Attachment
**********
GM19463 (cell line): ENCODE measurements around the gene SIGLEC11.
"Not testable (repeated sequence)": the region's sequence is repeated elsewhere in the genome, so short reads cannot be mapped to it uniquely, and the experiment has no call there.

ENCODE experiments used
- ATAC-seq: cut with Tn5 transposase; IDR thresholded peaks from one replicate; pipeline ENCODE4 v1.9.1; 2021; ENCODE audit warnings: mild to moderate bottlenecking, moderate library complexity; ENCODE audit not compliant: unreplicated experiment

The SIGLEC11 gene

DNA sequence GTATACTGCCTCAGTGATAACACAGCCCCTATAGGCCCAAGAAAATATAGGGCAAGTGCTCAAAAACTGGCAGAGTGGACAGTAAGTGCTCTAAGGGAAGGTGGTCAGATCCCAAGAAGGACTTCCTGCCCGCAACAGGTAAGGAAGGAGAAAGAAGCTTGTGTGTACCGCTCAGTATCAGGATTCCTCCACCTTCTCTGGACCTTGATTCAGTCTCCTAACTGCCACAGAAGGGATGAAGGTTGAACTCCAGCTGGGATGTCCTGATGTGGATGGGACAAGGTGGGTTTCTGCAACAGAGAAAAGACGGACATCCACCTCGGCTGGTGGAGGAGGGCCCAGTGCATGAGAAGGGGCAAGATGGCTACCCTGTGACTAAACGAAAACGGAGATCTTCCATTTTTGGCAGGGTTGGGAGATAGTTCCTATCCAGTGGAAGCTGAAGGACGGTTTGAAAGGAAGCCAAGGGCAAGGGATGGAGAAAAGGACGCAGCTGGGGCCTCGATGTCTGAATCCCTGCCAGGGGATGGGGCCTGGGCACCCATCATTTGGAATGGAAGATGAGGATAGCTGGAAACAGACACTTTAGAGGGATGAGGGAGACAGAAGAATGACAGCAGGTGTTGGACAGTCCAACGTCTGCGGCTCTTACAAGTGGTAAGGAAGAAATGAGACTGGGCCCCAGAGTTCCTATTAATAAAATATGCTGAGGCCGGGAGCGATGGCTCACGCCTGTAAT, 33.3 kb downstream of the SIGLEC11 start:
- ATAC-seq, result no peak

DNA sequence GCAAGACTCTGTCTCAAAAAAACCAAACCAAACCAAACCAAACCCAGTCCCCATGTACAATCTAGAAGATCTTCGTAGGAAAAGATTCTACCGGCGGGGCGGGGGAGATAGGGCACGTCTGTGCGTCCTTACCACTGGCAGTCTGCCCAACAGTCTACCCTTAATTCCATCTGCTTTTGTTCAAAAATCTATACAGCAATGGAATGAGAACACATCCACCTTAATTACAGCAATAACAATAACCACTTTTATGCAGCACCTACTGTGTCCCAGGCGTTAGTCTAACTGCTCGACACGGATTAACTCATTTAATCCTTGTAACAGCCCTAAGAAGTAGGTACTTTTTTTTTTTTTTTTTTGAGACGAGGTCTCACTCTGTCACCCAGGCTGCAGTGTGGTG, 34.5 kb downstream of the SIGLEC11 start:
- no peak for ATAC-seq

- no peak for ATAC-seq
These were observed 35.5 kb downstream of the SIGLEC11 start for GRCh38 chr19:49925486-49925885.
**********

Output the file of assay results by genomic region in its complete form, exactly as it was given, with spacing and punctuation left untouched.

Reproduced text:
GM19463 (cell line): ENCODE measurements around the gene SIGLEC11.
"Not testable (repeated sequence)": the region's sequence is repeated elsewhere in the genome, so short reads cannot be mapped to it uniquely, and the experiment has no call there.

ENCODE experiments used
- ATAC-seq: cut with Tn5 transposase; IDR thresholded peaks from one replicate; pipeline ENCODE4 v1.9.1; 2021; ENCODE audit warnings: mild to moderate bottlenecking, moderate library complexity; ENCODE audit not compliant: unreplicated experiment

The SIGLEC11 gene

DNA sequence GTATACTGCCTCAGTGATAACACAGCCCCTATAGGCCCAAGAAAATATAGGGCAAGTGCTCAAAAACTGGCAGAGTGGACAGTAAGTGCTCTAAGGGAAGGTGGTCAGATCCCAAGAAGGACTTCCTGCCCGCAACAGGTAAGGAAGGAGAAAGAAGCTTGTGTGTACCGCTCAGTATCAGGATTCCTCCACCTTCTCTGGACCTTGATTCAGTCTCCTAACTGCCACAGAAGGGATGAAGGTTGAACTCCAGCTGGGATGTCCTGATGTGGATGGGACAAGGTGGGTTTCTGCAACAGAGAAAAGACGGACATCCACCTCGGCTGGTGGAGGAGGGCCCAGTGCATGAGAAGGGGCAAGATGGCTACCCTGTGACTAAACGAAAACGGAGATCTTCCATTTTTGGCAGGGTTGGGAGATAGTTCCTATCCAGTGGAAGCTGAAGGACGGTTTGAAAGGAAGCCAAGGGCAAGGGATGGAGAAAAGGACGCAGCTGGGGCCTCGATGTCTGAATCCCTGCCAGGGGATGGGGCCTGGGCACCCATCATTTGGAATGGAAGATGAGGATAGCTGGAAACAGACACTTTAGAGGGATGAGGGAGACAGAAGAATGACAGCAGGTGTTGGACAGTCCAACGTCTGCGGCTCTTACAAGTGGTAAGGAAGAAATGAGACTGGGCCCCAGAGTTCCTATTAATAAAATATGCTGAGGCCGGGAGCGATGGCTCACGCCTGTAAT, 33.3 kb downstream of the SIGLEC11 start:
- ATAC-seq, result no peak

DNA sequence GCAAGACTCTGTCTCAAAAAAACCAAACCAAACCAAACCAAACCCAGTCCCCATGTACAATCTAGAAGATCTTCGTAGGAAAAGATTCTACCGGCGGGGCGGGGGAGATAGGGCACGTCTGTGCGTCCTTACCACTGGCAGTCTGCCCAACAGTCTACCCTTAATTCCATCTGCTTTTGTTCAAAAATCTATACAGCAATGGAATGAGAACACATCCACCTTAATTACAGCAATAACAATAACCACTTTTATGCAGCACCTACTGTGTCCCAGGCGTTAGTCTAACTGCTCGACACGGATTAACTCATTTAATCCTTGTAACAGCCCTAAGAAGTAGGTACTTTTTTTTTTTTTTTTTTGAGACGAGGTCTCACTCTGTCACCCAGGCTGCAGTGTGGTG, 34.5 kb downstream of the SIGLEC11 start:
- no peak for ATAC-seq

- no peak for ATAC-seq
These were observed 35.5 kb downstream of the SIGLEC11 start for GRCh38 chr19:49925486-49925885.